Colossians 2:8 NIV
“See to it than no one takes you captive through hollow and deceptive philosophy, which deepens the human tradition and the basic principles of the world, rather than on Christ.”
Sobriety is such a wonderful thing. It brings freedom from our addictions and allows us to participate in life as we never were able to in the past. It gives us the courage to walk among our fellows, no longer bound to our past. We are now free to actively take part in and, to actively be part of, all the things alcoholism and drug addiction kept us from in the past.
But much like the recovering alcoholic and addict I was, and still can be, in early sobriety I soon found myself overwhelmed with things to do, people to see, and places to go. I was almost like an adolescent again, full of a new found strength and eager to live every day to its fullest.
Before I knew it, the foundations of my fledgling recovery program, which in reality was my fledgling relationship with God the Father through His son, Jesus Christ, was being pushed aside by my need to find my place and to be accepted by the traditions and people of the world.
It was as if the insanity that drove me to the brink of death was again taking hold on my soul. I was again being enchanted by the temptations of the world. It wouldn’t be long before I would once again experience the feelings of being less than, feelings that come when I compare my insides to the outward appearance of someone else.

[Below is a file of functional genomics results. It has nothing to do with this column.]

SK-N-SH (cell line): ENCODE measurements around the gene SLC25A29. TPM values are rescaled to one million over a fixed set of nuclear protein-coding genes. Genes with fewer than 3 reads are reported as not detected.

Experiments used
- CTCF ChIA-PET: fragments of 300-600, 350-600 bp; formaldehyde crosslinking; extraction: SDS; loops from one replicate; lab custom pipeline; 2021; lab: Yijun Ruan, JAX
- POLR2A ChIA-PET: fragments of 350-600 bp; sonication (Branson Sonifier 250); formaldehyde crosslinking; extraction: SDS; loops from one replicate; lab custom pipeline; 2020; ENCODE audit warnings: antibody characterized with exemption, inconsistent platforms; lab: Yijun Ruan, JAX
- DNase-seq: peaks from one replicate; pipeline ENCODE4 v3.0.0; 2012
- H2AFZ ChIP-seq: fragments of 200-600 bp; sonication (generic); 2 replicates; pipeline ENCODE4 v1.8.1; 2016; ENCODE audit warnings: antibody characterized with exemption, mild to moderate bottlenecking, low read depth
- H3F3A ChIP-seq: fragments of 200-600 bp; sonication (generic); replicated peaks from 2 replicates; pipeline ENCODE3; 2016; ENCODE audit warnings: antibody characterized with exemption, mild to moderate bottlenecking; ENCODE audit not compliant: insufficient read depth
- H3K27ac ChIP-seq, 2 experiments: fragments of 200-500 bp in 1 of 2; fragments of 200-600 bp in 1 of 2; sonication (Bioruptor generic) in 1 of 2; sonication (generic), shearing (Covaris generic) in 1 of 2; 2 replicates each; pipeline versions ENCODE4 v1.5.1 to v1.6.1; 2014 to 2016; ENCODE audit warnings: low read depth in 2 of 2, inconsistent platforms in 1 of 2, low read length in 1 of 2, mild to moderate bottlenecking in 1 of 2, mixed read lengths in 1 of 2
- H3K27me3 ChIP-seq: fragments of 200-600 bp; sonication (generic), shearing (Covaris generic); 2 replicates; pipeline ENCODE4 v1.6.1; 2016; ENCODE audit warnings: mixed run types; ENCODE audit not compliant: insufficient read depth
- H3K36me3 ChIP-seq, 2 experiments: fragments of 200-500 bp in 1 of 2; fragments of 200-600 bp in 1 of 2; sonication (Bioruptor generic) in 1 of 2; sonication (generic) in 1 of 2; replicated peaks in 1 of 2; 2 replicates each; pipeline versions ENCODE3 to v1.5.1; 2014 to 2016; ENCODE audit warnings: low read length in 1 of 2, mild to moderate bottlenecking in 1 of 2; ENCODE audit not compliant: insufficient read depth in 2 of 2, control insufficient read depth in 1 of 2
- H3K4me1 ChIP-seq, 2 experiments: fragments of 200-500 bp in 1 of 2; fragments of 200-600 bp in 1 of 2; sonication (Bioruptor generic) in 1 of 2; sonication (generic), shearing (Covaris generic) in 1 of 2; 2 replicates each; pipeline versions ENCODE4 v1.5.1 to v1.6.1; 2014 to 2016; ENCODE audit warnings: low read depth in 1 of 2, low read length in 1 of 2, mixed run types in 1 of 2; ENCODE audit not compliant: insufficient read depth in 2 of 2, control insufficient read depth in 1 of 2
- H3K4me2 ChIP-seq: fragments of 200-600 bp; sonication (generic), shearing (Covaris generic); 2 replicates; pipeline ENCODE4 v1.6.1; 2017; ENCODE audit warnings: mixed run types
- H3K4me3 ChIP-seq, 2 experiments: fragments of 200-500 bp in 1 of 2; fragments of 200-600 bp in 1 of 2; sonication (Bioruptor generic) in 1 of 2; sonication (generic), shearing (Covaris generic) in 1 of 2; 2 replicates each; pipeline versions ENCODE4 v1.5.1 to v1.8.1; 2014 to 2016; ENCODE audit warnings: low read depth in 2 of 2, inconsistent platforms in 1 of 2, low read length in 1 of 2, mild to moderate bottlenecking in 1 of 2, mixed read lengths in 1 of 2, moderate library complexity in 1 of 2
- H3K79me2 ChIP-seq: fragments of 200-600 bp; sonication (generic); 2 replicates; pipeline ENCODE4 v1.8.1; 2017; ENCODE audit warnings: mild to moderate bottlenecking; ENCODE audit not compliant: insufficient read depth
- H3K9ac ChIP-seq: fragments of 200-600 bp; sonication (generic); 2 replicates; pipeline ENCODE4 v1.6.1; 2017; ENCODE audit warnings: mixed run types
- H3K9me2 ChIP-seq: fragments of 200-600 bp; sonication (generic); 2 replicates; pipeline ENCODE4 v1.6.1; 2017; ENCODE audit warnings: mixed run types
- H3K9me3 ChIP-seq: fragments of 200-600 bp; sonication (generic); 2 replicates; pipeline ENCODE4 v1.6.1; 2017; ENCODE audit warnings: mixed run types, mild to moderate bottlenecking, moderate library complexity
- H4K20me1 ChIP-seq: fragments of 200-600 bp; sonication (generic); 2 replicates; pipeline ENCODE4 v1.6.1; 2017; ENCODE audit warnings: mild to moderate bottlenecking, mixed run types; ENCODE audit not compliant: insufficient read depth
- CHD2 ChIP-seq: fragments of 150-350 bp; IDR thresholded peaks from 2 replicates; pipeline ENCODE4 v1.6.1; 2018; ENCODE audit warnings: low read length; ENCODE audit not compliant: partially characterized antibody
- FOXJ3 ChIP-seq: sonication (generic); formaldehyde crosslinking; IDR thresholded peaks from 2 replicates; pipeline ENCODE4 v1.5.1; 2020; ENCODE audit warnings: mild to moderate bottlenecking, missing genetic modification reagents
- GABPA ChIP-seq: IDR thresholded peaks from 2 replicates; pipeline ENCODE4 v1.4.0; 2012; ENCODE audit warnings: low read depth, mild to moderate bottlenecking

Talk about something that would lead you to pick up that first drink, or that first drug. Better sign me up for How to Avoid Obsessions and Compulsions 101.
I have been blessed to be able to get through putting myself in this position more than once during my walk down the sobriety’s narrow and sometimes rocky path. And while you never want to suddenly realize this is where you are, the pains of the consequences of my sometimes overzealous decisions and activities have helped me to better understand the role I play in my own recovery.
Today, when I fill my heart with a willingness to take on life as it comes one day at a time, I can fill my soul with the acceptance of His grace, rather than with the emptiness of the desires of the world. Today, I no longer feel the need to seek the acceptance of others based on my own misguided perceptions. Today, I can share the blessings of sobriety with another sick or suffering alcoholic or addict. Today, I can participate fully in life, filled with the courage to live today as a sober Christian.
May God keep you and bless you in your sobriety today.
Jon B. Korn
Alcoholic, Addict and Sinner, Saved by Grace